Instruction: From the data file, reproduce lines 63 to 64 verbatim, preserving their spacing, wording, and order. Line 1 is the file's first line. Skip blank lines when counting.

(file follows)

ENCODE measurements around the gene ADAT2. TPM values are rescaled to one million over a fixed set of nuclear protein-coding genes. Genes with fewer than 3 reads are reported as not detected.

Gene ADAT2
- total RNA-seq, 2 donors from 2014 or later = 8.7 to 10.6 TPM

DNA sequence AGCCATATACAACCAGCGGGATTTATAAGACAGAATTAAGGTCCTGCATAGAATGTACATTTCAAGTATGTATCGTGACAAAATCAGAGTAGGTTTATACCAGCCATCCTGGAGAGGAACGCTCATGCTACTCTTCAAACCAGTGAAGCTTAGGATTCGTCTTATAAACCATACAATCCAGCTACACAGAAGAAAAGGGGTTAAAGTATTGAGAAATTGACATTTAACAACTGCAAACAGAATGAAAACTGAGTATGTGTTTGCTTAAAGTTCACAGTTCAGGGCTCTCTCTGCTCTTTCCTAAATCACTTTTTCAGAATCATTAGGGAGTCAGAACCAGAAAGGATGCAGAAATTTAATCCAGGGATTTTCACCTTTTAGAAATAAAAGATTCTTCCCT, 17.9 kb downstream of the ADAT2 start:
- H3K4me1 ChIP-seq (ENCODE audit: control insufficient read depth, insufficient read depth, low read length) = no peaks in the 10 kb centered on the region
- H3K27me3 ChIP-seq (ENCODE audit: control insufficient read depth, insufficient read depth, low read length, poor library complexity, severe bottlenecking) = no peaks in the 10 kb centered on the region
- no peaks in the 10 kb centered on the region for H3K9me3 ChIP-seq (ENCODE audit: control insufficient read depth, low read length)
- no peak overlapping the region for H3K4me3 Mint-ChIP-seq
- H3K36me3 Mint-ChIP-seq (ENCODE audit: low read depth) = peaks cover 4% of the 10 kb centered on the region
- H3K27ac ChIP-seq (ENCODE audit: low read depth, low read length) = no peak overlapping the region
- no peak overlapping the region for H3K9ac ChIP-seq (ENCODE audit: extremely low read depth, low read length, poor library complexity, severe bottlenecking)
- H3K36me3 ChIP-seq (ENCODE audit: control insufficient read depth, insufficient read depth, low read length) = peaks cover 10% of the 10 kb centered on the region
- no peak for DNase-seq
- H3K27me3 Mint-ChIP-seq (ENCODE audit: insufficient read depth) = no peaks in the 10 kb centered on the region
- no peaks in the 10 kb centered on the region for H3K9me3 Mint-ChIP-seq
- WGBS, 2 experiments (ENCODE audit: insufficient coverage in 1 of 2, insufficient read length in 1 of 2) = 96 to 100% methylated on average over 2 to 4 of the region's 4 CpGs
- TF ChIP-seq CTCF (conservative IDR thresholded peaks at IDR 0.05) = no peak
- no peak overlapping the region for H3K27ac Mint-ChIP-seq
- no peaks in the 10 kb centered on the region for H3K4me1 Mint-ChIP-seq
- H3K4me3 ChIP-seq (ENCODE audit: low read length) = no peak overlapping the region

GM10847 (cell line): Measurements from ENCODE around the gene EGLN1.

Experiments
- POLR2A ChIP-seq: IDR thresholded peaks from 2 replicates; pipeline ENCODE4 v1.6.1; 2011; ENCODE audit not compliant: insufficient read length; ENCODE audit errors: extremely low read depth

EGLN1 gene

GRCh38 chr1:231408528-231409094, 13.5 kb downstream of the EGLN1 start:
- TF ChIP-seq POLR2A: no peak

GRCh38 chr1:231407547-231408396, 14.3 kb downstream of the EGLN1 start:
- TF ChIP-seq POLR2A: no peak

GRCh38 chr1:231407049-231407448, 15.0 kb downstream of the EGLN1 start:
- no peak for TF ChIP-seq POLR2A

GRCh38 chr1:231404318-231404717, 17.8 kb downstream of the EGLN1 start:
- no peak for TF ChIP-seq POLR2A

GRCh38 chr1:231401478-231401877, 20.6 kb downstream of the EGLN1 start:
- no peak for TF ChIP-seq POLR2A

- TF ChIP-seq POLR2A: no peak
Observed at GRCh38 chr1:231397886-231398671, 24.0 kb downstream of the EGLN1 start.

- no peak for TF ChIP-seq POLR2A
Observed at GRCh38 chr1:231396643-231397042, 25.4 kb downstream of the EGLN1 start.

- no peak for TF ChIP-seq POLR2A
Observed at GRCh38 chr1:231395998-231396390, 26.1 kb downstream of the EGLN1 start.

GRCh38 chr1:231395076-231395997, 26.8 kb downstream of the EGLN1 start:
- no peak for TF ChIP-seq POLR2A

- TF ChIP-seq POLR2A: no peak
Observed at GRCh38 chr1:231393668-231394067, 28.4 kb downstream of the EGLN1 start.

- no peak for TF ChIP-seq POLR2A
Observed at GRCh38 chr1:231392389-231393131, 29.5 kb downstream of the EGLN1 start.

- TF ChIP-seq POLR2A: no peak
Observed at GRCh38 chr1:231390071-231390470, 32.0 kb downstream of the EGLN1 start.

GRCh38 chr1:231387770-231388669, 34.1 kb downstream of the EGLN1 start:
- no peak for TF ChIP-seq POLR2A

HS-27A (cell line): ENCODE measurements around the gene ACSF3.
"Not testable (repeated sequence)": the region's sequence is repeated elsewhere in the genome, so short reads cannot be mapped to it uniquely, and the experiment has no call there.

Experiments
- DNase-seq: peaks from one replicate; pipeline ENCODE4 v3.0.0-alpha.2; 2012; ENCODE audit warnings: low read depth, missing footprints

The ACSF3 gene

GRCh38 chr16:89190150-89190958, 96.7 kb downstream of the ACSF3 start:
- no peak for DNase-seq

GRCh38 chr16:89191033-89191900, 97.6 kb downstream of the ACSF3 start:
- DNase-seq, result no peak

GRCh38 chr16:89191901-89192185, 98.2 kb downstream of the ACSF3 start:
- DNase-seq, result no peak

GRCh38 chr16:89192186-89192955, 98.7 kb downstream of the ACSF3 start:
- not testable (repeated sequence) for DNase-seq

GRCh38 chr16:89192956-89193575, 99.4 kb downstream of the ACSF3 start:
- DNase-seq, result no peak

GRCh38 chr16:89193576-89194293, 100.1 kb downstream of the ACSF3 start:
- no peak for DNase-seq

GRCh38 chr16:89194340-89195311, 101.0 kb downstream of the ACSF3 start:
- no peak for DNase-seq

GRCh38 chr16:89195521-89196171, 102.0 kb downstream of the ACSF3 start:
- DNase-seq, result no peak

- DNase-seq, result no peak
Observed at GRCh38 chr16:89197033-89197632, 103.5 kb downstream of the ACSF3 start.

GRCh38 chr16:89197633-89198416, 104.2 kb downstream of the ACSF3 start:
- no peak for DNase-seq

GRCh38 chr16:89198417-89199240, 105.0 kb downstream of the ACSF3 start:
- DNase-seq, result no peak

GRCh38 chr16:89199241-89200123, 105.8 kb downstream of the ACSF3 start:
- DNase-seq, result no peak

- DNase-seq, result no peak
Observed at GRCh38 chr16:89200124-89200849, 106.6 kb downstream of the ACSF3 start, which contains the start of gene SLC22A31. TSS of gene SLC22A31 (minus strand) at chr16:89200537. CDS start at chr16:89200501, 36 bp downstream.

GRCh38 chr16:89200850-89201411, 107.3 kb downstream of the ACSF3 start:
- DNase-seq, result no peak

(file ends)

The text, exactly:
- not testable (repeated sequence) for DNase-seq

GRCh38 chr16:89192956-89193575, 99.4 kb downstream of the ACSF3 start: